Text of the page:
Kudos to Senator Corker for speaking out so clearly about Trump.  Almost everyone in Congress and the media tries to dance around the dysfunction that clearly marks this President as unstable and dangerous.  Corker went straight at it.

Sunday, October 08, 2017

Watching an NFL game...

Today an NFL game is being watched for the first time this year.  The NFL is attractive when one or both of the home teams, Jets and Giants, are doing well or when the playoff games begin in December.  At the moment by that standard, the regular season looks already washed out here.

Watching the Jets play the Browns is excruciatingly boring.  I had been up early this morning, already fixed lunch, and was ready to sit back for a rest.

Staying awake was the main challenge.  The Jets are 2 and 2 on the season and the Browns 0 and 4.  So far it seems amazing that the Jets have won two games, as reading newspaper accounts had already suggested.  At halftime the Jets are up 3 to 0, have displayed a terrible offense and repeatedly committed fouls, often completely unnecessary on defense.  The Browns punch through the Jets defense through simple runs, short passes, and the benefit of the fouls, but have come to nothing through  fumbles and interceptions.  They have missed two field goals.

This is a poorly played game that should be an embarrassment for both coaches five games into the season.  I may check back in towards the end of the game to see of there is any drama to be had from the Jets.

Meanwhile the Giants and the Chargers are squaring off on another channel, both teams 0 an 4 on the season, and that game seems lackluster as well.  Here I have only seen parts by changing channels during advertisements but the excitement is missing.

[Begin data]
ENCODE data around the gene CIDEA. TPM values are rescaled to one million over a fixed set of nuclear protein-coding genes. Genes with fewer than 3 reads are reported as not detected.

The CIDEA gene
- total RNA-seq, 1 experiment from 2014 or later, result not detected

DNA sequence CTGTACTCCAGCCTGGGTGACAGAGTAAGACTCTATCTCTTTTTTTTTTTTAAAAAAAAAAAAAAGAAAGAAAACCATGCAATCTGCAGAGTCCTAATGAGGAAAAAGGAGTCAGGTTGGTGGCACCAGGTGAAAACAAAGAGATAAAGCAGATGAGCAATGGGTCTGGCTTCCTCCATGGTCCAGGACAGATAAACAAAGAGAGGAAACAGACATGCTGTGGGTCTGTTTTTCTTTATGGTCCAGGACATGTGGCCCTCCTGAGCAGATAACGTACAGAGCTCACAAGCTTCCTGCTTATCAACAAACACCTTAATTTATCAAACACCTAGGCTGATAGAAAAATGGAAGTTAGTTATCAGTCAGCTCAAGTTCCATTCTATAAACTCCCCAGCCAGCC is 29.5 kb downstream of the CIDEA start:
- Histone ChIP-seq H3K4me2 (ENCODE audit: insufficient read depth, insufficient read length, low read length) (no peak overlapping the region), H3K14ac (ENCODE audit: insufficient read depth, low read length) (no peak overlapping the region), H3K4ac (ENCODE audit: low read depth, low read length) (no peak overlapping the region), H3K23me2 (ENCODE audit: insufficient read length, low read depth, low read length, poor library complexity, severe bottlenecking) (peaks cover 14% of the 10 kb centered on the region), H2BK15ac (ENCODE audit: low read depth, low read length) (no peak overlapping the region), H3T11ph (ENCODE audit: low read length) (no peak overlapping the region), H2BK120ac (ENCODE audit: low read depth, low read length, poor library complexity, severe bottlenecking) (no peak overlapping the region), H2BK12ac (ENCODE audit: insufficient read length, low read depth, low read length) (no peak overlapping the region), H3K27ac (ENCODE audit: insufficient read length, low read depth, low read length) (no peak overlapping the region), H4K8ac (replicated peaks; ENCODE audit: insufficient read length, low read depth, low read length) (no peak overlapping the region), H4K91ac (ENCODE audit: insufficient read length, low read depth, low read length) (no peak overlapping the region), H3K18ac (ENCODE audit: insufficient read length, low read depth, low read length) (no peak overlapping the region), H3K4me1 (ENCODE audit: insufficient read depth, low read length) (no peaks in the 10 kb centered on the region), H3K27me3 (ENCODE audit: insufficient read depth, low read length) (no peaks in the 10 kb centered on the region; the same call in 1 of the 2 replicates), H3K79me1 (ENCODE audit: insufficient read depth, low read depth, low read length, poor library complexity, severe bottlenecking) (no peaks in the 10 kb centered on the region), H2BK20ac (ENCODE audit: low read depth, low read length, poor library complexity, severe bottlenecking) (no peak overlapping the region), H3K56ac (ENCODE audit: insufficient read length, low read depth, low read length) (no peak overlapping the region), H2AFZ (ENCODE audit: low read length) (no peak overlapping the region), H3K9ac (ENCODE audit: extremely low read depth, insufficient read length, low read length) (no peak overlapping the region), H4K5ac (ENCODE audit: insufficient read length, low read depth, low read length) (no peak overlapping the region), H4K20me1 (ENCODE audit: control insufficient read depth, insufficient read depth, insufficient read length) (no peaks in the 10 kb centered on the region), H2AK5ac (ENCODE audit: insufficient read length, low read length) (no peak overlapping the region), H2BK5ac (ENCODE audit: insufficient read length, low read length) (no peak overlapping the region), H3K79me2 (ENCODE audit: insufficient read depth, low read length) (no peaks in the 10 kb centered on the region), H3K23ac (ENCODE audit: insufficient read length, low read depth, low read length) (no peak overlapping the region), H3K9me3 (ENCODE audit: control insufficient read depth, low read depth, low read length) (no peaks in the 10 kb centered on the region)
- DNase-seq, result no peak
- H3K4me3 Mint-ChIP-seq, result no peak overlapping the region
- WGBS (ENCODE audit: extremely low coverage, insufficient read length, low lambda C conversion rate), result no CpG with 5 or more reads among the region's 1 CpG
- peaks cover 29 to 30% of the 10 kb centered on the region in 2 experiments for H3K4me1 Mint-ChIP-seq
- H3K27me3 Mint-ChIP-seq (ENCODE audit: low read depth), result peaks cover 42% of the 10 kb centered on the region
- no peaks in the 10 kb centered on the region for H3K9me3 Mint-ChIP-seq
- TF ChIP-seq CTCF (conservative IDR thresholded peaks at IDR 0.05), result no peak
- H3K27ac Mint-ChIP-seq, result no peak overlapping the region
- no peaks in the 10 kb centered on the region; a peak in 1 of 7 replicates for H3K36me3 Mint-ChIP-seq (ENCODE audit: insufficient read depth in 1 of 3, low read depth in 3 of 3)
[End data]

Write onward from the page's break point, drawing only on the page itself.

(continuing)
The looked forward to distraction may not be forthcoming this season.




Saturday, October 07, 2017

The frivolous twit is at it again

Saying before a group of U.S. military leaders and the press that "Maybe it's just the calm before the storm" and when asked by several reporters "What storm?",  this superficial and self-centered oaf clearly seemed to enjoy the attention this gave him.  He has no understanding of the impact of his words and what he represents, since he only represents himself.

Wednesday, October 04, 2017

Comments on the October 9th "New Yorker"

"The New Yorker" magazine is looked forward to each week, with almost all issues being reasonably interesting and others being completely absorbing.  This week's issue, only partially read, has been compelling in various ways.  "The Financial Page" written by Sheelah Kolhatkar at times makes interesting points, at others just obvious ones.  The current article attracts as it is partially about a company that I once covered in my early days as a commercial banker, Anchor Hocking in southern Ohio.  The glass making corporation was at that time a large small town company, the dominant enterprise in its area.  What was once a laid back company that always made me take a few samples of their products with me has apparently been through multiple financial changes over the years.  It serves as an example of the disruption communities and people have felt that contributed to the era of Trump.